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What to Read Next: Dorian Gray and Yellowface
Issue #292: Featuring Vain Main Characters
Happy Friday, readers!
Your excited response to my announcement of the Pulitzer Project was surprising and delightful. I’m so glad you’re eager to follow along! I’ll be sure to provide regular updates on my progress here in the newsletter. You can find my entire list of books in this spreadsheet, which also has a sheet for finished and upcoming titles.
(A number of you expressed interest in a Pulitzer Prize Book Club — it’s a fun idea, but I already have a book club going at The Big Read. Check it out if you haven’t already!)
As mentioned on Tuesday, I’m cruising through Robert Caro’s The Power Broker and I just finished Amity and Prosperity on audio. (I enjoyed that one immensely but didn’t love consuming it as an audiobook. More about that on Tuesday.)
I expect Caro to take a couple more weeks — at 1,200 pages, it’s the longest single volume on the list — and then I’ll be jumping into The Black Count by Tom Reiss, which won the 2013 award for biography. It dovetails perfectly with The Count of Monte Cristo, which is The Big Read’s summer title. I’ll be sure to let ya know when I start that one.
In the meantime, today I’m highlighting a couple of great books that feature vain protagonists. One is a well-known classic and the other is a hot new title that’s been all over the bookish internet. Thankfully, I quite enjoyed both!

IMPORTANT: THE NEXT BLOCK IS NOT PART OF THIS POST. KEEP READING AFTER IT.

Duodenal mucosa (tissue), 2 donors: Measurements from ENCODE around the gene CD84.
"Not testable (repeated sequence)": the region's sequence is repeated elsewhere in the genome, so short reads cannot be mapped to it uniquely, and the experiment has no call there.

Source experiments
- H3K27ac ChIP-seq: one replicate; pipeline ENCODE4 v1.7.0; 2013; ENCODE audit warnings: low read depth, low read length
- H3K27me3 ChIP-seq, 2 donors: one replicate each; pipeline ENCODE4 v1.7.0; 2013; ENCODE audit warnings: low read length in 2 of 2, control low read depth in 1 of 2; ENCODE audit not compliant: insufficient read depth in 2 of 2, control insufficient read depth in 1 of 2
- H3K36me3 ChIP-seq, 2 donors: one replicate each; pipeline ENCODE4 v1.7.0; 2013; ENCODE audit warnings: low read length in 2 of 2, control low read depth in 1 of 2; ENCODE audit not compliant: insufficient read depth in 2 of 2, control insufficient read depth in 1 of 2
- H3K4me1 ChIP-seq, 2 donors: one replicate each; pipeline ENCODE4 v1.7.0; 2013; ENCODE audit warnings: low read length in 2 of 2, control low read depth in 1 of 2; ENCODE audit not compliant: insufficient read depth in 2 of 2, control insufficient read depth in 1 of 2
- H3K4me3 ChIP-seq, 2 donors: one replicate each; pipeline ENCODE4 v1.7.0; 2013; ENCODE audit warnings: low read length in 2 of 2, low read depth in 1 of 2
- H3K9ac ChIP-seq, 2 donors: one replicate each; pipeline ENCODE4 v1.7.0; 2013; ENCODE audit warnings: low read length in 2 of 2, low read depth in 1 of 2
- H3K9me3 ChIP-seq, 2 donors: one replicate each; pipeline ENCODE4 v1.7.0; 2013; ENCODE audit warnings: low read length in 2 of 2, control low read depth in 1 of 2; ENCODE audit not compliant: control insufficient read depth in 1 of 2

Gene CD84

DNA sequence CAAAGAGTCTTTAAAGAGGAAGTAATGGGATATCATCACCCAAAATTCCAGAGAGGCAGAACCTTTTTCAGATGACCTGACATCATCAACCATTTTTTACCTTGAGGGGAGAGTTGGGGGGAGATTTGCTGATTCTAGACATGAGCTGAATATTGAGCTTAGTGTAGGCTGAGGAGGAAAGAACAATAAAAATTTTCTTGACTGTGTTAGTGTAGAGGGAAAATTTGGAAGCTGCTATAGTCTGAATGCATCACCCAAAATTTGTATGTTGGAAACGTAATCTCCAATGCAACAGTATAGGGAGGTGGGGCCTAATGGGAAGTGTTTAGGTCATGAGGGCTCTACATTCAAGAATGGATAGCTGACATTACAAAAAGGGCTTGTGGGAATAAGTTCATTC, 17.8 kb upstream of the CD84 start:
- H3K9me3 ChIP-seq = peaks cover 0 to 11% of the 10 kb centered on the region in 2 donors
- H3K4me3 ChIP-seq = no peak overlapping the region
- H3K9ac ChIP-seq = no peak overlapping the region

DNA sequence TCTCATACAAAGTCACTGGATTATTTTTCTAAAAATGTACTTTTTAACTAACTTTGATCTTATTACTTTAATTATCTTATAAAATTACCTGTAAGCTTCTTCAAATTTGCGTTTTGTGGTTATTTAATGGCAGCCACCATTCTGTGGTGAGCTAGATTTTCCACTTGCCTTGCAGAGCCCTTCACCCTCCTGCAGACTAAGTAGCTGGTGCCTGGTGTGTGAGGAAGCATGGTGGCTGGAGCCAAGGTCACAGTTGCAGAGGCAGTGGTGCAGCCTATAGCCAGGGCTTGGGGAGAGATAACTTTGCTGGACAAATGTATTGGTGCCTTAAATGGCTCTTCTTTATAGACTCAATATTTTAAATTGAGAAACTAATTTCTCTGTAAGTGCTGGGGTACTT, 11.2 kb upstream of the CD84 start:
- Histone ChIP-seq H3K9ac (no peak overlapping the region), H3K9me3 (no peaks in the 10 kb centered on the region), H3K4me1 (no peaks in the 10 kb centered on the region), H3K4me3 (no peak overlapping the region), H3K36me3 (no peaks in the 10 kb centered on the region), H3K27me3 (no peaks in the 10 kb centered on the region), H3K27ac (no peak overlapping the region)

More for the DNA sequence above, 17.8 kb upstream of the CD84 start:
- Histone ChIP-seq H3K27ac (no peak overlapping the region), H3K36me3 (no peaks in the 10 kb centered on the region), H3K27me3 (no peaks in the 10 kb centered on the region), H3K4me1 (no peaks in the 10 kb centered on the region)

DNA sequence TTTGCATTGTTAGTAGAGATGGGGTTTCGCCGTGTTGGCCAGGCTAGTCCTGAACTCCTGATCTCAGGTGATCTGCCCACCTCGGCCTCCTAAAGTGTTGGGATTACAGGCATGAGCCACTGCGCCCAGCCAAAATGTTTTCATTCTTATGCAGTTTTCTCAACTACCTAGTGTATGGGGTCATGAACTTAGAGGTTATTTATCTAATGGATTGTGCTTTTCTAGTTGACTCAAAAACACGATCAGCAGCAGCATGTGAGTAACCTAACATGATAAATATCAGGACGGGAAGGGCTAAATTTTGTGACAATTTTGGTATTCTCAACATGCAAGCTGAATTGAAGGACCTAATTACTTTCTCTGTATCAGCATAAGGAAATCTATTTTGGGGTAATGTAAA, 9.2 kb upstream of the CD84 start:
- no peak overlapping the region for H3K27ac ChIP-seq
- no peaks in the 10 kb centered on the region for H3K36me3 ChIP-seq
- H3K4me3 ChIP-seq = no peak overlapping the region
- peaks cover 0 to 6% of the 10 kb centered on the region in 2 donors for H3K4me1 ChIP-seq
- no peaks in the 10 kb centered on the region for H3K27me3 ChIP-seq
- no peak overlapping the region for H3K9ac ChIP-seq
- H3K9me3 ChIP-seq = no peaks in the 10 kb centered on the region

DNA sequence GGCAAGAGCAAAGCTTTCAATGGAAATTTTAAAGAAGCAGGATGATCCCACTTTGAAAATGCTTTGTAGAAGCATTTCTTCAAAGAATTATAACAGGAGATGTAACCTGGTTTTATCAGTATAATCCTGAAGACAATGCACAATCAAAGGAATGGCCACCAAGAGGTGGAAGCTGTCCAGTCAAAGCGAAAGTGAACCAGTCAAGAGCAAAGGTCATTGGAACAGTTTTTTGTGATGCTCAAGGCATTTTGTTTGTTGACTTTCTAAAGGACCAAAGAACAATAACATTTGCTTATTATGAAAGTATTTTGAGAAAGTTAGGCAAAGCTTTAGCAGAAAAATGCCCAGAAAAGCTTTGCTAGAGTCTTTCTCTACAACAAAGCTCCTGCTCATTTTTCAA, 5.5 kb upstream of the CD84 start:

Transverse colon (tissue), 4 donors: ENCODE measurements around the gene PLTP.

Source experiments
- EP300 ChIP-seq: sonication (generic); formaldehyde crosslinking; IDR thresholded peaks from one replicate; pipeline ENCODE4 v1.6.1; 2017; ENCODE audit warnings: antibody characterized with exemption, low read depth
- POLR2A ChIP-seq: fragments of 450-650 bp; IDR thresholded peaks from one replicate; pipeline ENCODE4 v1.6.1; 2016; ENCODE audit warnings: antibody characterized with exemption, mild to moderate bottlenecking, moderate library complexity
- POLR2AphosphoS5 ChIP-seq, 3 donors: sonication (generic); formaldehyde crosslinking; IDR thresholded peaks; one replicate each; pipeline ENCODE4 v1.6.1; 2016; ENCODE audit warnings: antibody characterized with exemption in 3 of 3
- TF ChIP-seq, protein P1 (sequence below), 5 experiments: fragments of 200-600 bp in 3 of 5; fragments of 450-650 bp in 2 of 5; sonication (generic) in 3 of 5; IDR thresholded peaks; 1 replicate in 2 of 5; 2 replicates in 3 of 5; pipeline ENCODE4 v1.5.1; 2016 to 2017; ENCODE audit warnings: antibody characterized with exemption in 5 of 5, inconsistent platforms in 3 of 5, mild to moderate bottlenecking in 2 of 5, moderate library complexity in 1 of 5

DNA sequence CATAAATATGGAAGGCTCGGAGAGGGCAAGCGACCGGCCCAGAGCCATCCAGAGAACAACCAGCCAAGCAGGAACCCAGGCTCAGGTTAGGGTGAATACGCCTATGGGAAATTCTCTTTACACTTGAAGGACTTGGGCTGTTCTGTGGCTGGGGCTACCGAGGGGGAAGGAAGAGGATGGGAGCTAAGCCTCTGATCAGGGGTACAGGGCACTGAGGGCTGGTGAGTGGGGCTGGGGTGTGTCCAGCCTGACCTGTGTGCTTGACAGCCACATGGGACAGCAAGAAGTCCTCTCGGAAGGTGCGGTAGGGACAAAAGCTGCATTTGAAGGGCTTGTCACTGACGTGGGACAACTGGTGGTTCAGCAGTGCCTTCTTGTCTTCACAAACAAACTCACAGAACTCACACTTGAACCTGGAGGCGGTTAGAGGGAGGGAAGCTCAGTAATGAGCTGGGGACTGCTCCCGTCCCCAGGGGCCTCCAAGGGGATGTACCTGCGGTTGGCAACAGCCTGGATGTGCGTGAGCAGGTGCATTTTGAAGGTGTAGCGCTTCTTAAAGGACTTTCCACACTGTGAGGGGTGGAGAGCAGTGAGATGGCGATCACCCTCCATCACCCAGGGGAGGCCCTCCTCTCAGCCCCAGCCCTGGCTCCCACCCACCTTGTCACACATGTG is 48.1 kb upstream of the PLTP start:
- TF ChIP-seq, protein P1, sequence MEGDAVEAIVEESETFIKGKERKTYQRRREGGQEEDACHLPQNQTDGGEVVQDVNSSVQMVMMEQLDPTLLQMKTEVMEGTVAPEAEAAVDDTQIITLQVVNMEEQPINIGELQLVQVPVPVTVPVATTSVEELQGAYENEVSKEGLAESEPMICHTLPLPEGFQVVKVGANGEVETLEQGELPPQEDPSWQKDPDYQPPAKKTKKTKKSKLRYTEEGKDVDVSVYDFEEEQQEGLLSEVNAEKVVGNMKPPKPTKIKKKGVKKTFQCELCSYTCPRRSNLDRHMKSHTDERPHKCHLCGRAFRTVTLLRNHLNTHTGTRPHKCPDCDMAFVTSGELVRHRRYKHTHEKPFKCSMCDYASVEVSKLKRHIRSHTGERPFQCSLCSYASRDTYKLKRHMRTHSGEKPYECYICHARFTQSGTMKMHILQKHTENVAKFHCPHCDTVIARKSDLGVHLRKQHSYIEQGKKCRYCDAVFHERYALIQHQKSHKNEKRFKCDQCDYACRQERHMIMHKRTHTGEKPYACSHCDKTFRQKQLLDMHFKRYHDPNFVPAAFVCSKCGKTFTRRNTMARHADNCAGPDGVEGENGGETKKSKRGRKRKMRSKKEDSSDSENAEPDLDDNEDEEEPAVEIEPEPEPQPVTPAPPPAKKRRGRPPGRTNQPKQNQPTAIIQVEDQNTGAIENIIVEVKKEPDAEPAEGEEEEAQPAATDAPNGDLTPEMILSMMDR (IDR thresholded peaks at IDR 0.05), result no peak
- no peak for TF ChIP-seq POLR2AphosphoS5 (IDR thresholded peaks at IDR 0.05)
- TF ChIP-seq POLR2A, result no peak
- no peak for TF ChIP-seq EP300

The Picture of Dorian Gray by Oscar Wilde
“That is one of the great secrets of life. Nowadays most people die of a sort of creeping common sense, and discover when it is too late that the only things one never regrets are one’s mistakes.”
Published: 1891 | Pages: 215 | Genre: Fiction (Gothic)
Before reading Oscar Wilde’s 1891 classic, The Picture of Dorian Gray, I couldn’t have told you what it’s about. It’s an incredibly well-known title, but the actual content hasn’t permeated pop culture the way other classics have.
So here’s a brief overview of the story, in case you aren’t acquainted:
Basil Hallward has painted a striking portrait of his young friend Dorian Gray. Another friend, the shallow Lord Henry Wotton, muses to Dorian about the fleeting nature of youth and how beauty is to be worshipped, no matter the moral cost.
Gray comes to embody Wotton’s philosophy and wishes that his portrait would age instead of him. As Gray’s life unfolds, he comes to discover that the portrait indeed acquires the characteristics of his descent into depravity — a cruel sneer here, a wily wrinkle there — while the man himself doesn’t age a day.
The story then follows the consequences of that deal with the devil. The plot itself, while unique and page-turning, wasn’t actually the highlight, though. Wilde’s real strength was in putting so many probing (and accessible) philosophical questions into the text — it abounds with themes of art/creativity, vanity, morality, character, friendship, and retribution.